Hospital environmental services (ES) teams are making significant progress in making operations more efficient, cutting costs, reducing waste streams and implementing environmentally friendly cleaning products. Nevertheless, significant challenges are blocking ES teams from making greater progress on sustainability.

These barriers include competing spending priorities, inadequate staffing levels for sustainability initiatives, lack of time and perceived higher costs for “green” cleaning products and systems over traditional materials and equipment.

These were just some of the key takeaways from Health Facilities Management’s 2015 Sustainable Operations Survey. The survey, conducted jointly with the American Society for Healthcare Engineering and the Association for the Healthcare Environment, explored how hospitals are managing energy and water consumption, regulated and nonregulated medical waste streams and hazardous chemicals used in cleaning and disinfecting facilities.

Some of the highlights from the data include:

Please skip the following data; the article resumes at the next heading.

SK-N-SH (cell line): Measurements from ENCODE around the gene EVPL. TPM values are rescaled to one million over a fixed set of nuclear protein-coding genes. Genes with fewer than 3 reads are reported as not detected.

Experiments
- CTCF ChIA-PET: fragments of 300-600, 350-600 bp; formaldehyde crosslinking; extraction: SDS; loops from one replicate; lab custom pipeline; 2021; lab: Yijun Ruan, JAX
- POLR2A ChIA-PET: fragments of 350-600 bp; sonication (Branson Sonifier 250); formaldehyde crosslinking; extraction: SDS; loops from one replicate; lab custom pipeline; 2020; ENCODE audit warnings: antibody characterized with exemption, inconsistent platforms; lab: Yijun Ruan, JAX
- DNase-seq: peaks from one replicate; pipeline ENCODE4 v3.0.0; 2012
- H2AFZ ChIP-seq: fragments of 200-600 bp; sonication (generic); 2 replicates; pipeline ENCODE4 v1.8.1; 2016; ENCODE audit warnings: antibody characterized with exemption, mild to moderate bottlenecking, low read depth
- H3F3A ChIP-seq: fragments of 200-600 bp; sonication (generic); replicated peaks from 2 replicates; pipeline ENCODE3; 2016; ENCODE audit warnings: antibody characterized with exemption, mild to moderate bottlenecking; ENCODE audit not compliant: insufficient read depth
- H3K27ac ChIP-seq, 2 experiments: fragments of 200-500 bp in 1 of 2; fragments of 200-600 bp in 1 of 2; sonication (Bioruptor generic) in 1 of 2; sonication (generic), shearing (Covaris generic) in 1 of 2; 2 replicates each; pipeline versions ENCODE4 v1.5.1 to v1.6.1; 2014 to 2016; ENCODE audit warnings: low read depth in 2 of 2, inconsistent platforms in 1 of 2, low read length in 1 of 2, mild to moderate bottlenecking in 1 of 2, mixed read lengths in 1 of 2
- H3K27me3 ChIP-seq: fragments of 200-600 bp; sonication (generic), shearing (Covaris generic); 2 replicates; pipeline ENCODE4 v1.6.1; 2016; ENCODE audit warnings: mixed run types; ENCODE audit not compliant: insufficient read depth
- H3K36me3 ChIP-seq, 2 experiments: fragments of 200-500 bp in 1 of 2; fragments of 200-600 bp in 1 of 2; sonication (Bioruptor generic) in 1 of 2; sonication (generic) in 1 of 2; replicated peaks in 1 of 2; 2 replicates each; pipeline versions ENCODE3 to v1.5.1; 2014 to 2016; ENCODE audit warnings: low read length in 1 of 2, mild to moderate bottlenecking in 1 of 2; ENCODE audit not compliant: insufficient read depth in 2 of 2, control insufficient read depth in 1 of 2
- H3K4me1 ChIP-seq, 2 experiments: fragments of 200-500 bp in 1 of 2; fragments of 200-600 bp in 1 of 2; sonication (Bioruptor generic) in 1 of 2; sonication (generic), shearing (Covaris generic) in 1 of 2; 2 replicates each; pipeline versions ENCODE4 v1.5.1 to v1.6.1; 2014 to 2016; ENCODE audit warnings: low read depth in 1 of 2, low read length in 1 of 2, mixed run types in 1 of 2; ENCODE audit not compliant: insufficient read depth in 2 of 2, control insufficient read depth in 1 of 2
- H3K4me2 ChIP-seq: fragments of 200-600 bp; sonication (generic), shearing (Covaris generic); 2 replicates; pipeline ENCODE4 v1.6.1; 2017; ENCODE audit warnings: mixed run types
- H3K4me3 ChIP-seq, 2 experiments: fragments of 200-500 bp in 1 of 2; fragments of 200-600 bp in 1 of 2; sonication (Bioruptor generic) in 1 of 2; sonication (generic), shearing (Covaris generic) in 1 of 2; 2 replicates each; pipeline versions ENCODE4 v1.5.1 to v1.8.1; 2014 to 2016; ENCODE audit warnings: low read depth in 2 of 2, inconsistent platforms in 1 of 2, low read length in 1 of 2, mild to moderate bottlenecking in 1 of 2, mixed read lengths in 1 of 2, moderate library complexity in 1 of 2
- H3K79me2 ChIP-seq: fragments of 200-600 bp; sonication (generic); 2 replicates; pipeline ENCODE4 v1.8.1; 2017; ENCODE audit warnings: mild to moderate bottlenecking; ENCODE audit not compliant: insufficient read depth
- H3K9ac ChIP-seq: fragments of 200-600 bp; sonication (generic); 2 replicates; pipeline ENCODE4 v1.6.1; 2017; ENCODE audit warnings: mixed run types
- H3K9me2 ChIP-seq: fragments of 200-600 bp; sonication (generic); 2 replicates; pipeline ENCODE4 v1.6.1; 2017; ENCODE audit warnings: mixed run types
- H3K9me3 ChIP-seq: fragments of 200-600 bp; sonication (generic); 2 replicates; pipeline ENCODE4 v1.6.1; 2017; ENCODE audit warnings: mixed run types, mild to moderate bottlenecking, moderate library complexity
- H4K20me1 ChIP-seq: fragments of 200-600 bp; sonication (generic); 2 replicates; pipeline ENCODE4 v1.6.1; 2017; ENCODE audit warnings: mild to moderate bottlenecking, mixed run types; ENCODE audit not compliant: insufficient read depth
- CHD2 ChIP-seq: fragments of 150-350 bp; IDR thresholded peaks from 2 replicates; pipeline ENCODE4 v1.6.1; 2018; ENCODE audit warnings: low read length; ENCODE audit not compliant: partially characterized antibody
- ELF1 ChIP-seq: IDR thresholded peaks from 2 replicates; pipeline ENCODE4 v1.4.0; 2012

• 78 percent of the respondents have implemented or are in the process of initiating a waste management plan for all materials and waste streams.
  • 75 percent have or are in the process of establishing baseline generation rates and costs for all waste categories, including solid, regulated medical, recycling, pharmaceuticals and hazardous materials. The same percentage also regularly track waste volume and costs associated with all waste streams.
  • 73 percent have or in the process of implementing a facilitywide waste management program, including things like placing clearly marked and color-coded recycling containers throughout buildings.

Elsewhere, the survey data showed some wide variation in the rates of which various materials are recycled by respondents’ facilities. While the vast majority of respondents are recycling cardboard (88 percent), batteries (83 percent), paper (80 percent), beverage containers (74 percent) and metal (70 percent), far fewer organizations are recycling plastic (55 percent), glass (51 percent), construction and demolition debris (41 percent) and blue wrap (24 percent).

And in what seems to be a missed opportunity for many, only 40 percent of the respondents said they track and report facility waste stream reduction savings.

Overall, though, we’ve continued to see steady progress by ES teams improving their efforts to achieve greater levels of sustainable operations since we began surveying on this subject in 2010. And that’s news worth noting.

Bob Kehoe is a senior editor with Health Facilities Management.